3 biggest question marks for Seattle Mariners 1/3 of the way through the 2024 season

A 1st place team with so many questions, and a lot of them that need to be answered. Let's check in twith the Mariners at the 1/3 mark of the 2024 season
Seattle Mariners v Houston Astros
Seattle Mariners v Houston Astros / Jack Gorman/GettyImages
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This team is full of question marks. Has anyone really stepped up and answered some of the biggest question marks coming into 2024? Sure, Josh Rojas and Dylan Moore have shown that, at least, they are some of the best super utility players in baseball, deserving of 400-500 plate appearances each year. On the flip side, they have had even more question marks arise from the disappointing starts to the 2024 season.

As the 2024 Trade Deadline approaches and all of the trade rumors start to swirl, the tough questions need to be asked. Certain players need to be sent away for the betterment of the team (similar to Paul Sewald at the 2023 MLB Trade Deadline). But, at the same time, this doesn't fall completely on the players as ownership needs to be willing to finally commit to the franchise spending and willing to compete with the top 10 payrolls in baseball, giving Dipoto and Hollander all of the flexibility they need to build a championship contender.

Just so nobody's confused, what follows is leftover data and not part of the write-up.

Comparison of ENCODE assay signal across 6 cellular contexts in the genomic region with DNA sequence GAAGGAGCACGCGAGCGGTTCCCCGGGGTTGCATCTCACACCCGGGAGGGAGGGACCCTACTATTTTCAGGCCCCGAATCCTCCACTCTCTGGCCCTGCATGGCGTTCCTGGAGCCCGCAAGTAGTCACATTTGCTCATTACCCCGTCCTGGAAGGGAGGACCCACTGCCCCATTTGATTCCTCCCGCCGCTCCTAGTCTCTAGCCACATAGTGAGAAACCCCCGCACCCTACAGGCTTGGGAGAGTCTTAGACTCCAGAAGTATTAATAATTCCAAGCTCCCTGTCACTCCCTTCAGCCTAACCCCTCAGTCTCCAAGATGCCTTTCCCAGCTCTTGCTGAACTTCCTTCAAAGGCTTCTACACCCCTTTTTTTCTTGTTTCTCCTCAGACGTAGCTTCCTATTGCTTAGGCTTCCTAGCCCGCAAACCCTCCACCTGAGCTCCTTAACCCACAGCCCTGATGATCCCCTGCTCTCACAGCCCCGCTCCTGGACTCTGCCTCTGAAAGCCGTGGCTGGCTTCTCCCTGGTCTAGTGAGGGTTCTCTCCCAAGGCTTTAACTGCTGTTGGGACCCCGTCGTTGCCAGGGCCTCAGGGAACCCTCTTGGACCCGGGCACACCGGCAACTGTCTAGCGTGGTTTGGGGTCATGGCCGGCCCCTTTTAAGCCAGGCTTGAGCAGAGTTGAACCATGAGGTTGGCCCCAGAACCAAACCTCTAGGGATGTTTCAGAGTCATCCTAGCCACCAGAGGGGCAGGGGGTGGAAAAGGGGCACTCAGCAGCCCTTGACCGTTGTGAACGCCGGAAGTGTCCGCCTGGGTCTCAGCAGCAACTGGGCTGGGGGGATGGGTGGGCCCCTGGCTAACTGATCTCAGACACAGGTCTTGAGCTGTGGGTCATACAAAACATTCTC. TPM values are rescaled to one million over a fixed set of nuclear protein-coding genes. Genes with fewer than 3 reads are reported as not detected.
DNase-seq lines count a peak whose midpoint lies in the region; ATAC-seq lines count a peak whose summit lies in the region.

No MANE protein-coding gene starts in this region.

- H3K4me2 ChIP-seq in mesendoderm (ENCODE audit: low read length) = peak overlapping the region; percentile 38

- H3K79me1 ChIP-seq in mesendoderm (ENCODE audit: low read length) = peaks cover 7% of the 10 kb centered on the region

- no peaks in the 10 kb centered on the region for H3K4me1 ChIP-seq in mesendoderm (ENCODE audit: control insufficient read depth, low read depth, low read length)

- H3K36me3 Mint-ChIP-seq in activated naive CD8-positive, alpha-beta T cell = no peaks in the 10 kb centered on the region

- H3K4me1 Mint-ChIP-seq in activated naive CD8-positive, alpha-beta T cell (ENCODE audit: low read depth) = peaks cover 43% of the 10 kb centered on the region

3 big question marks for the Mariners through 1/3 of the 2024 season

Where will the production come from?

This is without a doubt the biggest question mark of the 2024 Seattle Mariners. As things stand here on May 28th, the Seattle Mariners rank 22nd in wRC+ (96), 27th in runs scored, they have the fourth lowest on-base percentage, fourth lowest batting average, and the highest strikeout rate in MLB, despite their best efforts to improve upon that number.

Their offense has been, at best, a top-20 unit in the game, and that is just terrible when you consider some of the names in this lineup. Guys like Julio Rodriguez, Cal Raleigh, JP Crawford, Mitch Garver, and Jorge Polanco are all guys that should be producing, yet are all right at or below the major league average in wRC+ for their positions.

At some point, changes have to be made, no matter how dramatic they are. This team needs to find production and find it fast. The best thing for the Mariners is for these four to get back to their career norms and become the players that they have shown they can be (15-20% better than league-average players).

As this team continues to struggle, the question of where the production will come from will continue to be asked. Like Josh Rojas heating up, and really cooling off recently, have shown us, those guys aren't going to come out of nowhere with a four-win season. It is up to this team's sluggers and stars to step up and carry this team to a playoff berth (and hopefully a division title).